I found two interesting studies for you sports fans:
1. Mark Perry links to a Drew Johnson post on the relationship between state income tax rates and NBA team performance. I linked to the Perry post because it has a nice graph. Teams in states with no income taxes (Florida, Texas, etc) tend to draw better athletes in the free agent market, and thus post better winning percentages. Is the relationship real? They negative correlation is significant at the 99% level. Most economists consider that to be highly significant; because of the problem of data mining and publication bias, I don’t. But if the same result holds 10 years from today, I’ll change my mind.
BTW, progressives like Yglesias often point out that no matter what they say, the GOP is devoted single-mindedly to one goal, and one goal only—lower tax rates for the rich. And I have to agree that that is an obsession of many GOP economists. But then why the strange pattern of state income taxes around the country? Income taxes are often higher in conservative Republican states in the South, than in liberal Massachusetts. Even more surprisingly, the rich in the South are especially likely to be Republicans (as compared to the rich in Boston, NY and LA.) Yes, there are some GOP states with no income tax (Texas, Tennessee and South Dakota.) But there are also swing states (Nevada, New Hampshire and Florida) and even one liberal state (Washington.) Why don’t the southern and Rocky Mountain GOP states at least cut the top rate down to Massachusetts levels (5.3%)?
Let’s see if this study causes (NBA fan) Matt Yglesias to call for abolition of state income taxes in the DC area.
2. A fascinating study by Christopher Parsons, Johan Sulaeman, Michael Yates and Daniel Hamermesh looked at 3,524,624 pitches and found that umpires in baseball discriminate in favor of pitchers of the same ethnicity. Even more fascinating is the fact that pitchers seem to know this (at least subconsciously—they might think the umpires of the same ethnicity like them for some other reason) and throw more pitchers where the umpire’s favoritism would help. Those include more breaking balls and pitches on the edges of the plate, as in both cases umpire discretion is more feasible.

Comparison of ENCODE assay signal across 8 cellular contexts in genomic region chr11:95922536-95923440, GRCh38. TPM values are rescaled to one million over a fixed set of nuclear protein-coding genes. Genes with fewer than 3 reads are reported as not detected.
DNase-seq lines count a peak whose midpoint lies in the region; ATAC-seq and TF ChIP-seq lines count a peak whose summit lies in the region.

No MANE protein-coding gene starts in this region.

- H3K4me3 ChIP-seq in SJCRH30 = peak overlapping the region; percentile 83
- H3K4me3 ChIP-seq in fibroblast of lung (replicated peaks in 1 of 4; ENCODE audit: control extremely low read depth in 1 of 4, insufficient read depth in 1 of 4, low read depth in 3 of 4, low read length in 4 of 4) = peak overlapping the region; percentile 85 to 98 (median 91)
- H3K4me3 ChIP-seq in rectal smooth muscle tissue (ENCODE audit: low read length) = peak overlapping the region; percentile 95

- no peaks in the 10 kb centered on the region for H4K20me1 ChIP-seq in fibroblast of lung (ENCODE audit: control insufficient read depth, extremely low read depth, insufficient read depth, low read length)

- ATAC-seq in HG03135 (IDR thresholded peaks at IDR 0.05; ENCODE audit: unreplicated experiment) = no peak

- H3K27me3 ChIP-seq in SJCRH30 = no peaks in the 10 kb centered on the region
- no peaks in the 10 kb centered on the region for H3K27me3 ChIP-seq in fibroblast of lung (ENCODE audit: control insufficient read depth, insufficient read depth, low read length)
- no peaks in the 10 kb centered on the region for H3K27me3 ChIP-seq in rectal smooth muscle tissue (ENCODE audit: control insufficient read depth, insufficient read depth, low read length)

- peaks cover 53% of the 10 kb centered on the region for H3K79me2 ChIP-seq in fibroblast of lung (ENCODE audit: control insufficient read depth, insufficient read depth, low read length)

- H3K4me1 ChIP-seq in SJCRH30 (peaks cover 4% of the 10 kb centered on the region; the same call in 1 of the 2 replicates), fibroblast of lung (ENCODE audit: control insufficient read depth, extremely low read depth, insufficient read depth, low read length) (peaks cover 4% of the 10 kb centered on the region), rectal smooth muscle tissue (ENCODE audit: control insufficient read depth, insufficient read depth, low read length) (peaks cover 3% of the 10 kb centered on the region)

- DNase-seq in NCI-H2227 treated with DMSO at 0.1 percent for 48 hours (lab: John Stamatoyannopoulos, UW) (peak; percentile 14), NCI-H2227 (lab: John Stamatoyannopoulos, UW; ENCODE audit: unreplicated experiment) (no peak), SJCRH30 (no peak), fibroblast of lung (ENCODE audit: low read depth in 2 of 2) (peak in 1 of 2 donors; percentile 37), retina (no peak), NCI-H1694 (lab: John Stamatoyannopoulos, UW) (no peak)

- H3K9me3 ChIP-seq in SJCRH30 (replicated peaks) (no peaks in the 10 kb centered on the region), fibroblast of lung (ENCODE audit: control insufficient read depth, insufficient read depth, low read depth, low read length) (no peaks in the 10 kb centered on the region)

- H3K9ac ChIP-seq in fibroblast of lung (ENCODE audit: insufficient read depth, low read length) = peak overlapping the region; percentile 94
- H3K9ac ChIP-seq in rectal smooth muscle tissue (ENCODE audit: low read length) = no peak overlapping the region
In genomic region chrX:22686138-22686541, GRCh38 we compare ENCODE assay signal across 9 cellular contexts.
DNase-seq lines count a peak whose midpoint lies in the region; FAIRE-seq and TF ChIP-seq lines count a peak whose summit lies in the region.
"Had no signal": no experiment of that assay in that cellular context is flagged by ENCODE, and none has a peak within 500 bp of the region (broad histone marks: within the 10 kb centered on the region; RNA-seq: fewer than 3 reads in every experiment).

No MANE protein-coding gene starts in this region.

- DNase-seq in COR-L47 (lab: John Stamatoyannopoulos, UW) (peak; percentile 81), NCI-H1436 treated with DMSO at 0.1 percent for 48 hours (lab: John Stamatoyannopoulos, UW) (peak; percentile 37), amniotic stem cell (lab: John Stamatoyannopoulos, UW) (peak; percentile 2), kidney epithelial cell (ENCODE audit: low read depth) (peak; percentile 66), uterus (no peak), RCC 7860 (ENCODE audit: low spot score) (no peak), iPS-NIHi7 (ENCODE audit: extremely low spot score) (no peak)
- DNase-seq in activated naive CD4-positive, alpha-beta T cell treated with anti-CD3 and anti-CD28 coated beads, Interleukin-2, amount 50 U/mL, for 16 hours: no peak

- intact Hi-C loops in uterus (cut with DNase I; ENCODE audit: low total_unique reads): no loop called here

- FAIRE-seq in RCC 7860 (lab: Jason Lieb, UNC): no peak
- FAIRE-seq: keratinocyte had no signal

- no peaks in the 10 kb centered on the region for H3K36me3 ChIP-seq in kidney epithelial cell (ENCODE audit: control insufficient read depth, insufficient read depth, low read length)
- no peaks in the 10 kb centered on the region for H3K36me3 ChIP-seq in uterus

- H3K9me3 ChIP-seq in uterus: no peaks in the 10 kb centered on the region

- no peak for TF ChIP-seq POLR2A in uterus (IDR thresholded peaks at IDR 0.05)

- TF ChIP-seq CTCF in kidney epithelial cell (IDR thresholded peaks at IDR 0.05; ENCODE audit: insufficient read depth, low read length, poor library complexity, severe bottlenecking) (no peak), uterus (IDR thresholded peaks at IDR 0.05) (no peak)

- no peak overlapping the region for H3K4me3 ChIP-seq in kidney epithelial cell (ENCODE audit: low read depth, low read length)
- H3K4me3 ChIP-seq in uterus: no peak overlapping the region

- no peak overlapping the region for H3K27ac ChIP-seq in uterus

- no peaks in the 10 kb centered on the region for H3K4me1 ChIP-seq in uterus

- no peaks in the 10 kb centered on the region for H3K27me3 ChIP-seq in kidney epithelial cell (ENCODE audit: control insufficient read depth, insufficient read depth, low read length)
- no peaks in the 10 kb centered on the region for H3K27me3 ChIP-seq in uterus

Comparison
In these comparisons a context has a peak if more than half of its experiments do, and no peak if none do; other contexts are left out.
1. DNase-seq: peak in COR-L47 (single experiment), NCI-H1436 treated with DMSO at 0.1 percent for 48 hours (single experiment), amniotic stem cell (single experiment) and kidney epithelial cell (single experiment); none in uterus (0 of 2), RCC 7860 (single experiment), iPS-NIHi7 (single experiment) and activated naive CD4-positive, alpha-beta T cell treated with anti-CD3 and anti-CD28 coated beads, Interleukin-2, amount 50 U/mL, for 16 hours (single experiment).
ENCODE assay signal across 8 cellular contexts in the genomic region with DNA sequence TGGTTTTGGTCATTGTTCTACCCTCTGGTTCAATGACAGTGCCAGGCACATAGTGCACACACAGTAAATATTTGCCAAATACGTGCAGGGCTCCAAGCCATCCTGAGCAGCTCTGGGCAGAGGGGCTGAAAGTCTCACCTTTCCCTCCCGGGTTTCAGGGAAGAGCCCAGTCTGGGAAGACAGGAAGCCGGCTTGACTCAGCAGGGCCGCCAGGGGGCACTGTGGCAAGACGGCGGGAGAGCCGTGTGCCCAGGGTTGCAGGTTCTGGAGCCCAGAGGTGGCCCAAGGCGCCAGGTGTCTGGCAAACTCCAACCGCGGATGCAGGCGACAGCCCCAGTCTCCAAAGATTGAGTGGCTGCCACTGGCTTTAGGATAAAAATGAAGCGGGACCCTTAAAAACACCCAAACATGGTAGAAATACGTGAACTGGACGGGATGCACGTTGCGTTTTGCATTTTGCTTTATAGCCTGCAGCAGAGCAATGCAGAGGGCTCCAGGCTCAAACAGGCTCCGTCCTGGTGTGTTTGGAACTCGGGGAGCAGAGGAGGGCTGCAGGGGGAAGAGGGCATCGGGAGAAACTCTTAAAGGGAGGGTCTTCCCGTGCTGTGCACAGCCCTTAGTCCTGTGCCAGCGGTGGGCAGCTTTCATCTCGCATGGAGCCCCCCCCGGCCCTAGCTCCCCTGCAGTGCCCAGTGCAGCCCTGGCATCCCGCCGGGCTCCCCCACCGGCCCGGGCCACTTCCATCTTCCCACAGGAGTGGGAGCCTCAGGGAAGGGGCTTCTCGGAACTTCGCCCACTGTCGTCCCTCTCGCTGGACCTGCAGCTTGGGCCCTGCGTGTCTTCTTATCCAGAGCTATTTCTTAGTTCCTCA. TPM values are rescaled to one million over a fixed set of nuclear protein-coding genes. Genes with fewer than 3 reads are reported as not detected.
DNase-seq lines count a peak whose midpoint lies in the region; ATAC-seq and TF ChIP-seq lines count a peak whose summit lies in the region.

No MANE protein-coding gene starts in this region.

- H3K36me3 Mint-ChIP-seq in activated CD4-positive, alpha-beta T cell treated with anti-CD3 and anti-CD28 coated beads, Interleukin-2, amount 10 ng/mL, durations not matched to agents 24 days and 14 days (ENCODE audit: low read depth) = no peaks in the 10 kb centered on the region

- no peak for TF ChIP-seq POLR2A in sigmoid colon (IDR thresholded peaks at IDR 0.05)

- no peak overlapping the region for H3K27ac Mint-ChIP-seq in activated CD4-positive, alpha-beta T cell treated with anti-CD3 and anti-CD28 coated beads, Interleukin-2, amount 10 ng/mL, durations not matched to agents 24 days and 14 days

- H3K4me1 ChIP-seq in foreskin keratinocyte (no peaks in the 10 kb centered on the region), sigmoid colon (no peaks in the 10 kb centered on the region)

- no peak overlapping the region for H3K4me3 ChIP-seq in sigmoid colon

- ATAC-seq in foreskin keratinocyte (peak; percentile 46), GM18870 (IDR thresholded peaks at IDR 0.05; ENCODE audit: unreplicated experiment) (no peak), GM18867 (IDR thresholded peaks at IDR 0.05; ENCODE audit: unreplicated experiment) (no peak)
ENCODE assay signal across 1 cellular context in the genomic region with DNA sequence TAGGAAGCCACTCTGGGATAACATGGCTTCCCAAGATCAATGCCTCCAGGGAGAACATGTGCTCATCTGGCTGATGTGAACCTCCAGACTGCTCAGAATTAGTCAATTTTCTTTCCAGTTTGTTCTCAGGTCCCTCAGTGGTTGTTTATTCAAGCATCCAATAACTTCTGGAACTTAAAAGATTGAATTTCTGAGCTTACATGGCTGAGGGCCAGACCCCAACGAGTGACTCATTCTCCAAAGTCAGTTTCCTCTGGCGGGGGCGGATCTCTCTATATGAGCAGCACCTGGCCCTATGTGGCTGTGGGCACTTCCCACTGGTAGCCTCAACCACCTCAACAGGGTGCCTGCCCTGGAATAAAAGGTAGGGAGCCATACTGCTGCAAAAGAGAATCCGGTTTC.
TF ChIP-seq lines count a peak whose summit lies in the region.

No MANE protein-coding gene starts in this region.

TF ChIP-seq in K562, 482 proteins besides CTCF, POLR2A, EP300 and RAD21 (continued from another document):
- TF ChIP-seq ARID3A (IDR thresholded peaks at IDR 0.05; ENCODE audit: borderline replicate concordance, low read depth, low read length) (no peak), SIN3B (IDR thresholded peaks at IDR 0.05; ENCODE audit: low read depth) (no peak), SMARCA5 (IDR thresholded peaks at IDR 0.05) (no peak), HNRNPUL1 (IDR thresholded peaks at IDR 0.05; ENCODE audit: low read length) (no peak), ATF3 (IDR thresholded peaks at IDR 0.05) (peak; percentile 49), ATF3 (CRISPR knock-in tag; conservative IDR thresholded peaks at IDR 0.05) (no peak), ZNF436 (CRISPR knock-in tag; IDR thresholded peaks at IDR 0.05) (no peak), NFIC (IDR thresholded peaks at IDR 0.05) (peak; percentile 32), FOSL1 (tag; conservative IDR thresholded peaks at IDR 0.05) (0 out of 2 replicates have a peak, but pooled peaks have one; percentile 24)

And here’s the most interesting finding of all:
Roughly one third of ball parks we studied contained a system of computerized cameras (QuesTec) used to evaluate the umpires, comparing their ball/strike calls to a less subjective standard. Umpires have strong incentives to suppress any bias in such situations, as the QuesTec evaluations are important for their own career outcomes. With such explicit monitoring, evidence of any race or ethnicity preference vanishes entirely.
On a more serious note, this is a problem for minority pitchers, as 90% of umpires are white. It also suggests the performance evaluations can’t always be relied upon when looking for discrimination.
I’m no good at econometrics, so I’d be interested if a reader was able to ascertain whether their empirical results are also consistent with minority pitchers throwing slightly more balls, and minority umpires being much more biased than white umpires. You’d want to look at the QuesTec part of the study, but I had trouble interpreting those results with a quick skim. I’m not saying this alternative interpretation is particularly plausible, just that I’d like to nail this down. With 3.5 million pitches there ought to be a high level of statistical significance. That’s why interpretation is so important. Can we rely on this study? (I already know that we can’t rely on the AER, as they published a paper on stock prices and rainy days with no statistical significance.)